New federal disclosures reveal that major corporations poured donations into West Virginia Sen. Joe Manchin’s political action committee in the weeks leading up to his pivotal announcement Sunday that he would oppose the Build Back Better Act, a stance that progressives argue is motivated by the senator’s deference to special interests.
CNBCreported late Tuesday that Federal Election Commission (FEC) filings show that donors to Manchin’s Country Roads PAC raked in 17 contributions from corporations in October and 19 in November as he pared back and repeatedly threatened to tank Democrats’ $1.75 trillion social spending and climate legislation. Continue reading →
Jessica Rosenworcel, acting chairwoman of the Federal Communications Commission. Photo: New America/flickr/CC
President Joe Biden on Friday was urged to appoint a third Democratic commissioner to the empty seat on the Federal Communications Commission after the president signed an executive order encouraging the panel to reinstate net neutrality rules.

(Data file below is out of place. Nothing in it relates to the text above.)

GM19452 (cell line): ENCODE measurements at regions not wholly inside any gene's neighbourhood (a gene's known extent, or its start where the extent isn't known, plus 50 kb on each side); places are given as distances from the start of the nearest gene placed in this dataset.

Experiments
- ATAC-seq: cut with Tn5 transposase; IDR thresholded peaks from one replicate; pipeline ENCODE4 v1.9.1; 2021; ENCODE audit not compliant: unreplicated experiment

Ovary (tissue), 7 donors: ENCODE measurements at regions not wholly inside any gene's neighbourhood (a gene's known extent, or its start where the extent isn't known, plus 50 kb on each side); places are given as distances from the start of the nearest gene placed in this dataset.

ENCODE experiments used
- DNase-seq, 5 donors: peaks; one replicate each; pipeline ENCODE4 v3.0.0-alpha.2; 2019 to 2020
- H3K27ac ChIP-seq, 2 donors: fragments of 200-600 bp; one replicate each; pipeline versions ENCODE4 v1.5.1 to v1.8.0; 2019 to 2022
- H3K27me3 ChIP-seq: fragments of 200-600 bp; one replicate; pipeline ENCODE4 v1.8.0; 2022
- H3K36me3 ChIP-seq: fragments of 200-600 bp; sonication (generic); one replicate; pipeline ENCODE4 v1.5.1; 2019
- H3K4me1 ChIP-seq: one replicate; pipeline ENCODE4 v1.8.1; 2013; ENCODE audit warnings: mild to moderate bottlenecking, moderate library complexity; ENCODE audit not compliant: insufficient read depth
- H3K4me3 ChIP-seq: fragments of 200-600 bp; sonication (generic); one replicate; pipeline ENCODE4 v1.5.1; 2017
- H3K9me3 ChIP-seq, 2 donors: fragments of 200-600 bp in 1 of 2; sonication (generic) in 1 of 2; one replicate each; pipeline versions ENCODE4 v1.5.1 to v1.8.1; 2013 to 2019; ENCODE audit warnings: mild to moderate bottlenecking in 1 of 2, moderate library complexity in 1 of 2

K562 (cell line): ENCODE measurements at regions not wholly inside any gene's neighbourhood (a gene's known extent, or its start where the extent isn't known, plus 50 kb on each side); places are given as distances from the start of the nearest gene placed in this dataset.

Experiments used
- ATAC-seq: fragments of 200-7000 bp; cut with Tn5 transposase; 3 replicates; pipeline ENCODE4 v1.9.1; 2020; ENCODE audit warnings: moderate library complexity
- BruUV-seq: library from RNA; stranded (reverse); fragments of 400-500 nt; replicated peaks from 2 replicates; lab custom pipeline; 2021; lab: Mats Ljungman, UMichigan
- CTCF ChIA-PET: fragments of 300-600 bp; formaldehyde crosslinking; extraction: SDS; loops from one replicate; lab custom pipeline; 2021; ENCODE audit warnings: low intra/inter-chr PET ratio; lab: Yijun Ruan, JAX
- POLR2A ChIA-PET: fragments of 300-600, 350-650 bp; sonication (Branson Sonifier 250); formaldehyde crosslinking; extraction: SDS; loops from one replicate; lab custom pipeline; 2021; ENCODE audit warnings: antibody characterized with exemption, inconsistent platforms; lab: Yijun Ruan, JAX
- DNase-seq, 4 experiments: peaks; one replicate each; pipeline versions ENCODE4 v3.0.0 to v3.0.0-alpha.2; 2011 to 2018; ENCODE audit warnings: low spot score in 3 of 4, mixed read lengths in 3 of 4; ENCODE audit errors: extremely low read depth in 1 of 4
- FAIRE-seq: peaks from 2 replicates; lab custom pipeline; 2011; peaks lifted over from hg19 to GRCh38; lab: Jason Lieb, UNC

Fight for the Future was among the advocacy groups making the demand and said Biden “knows full well that none of this can happen” until he rounds out the commission. Continue reading →
A lobbying group for the U.S. wireless industry is attempting to weaken legislation to protect victims of intimate partner abuse from tech-based abuse.
Digital rights and anti-domestic violence groups are pushing lawmakers to pass legislation to protect survivors from stalking and harassment, but advocates are facing a powerful lobbying group for the wireless industry, which aims to weaken the bill.
As The Guardianreported Thursday, the Safe Connections Act, introduced by Sen. Brian Schatz (D-Hawaii) in January, aims to ensure companies like Verizon, T-Mobile, and Sprint allow survivors to remove themselves from family cell phone plans and end their wireless contracts in order to stop their abusers from accessing information about them. Continue reading →
Federal agencies have taken advantage of legal loopholes to collect massive amounts of personal information from cell phone and internet users without congressional or judicial authorization for years, but that practice is being challenged by a bipartisan and bicameral group of lawmakers who introduced legislation on Wednesday that would prevent the U.S. government from buying individuals’ information from data brokers without a court order.
FCC Chairman Ajit Pai has vowed to reinterpret Section 230 of the Communications Act on President Trump’s orders in a move that threatens to curb what’s left of Americans’ first amendment rights online.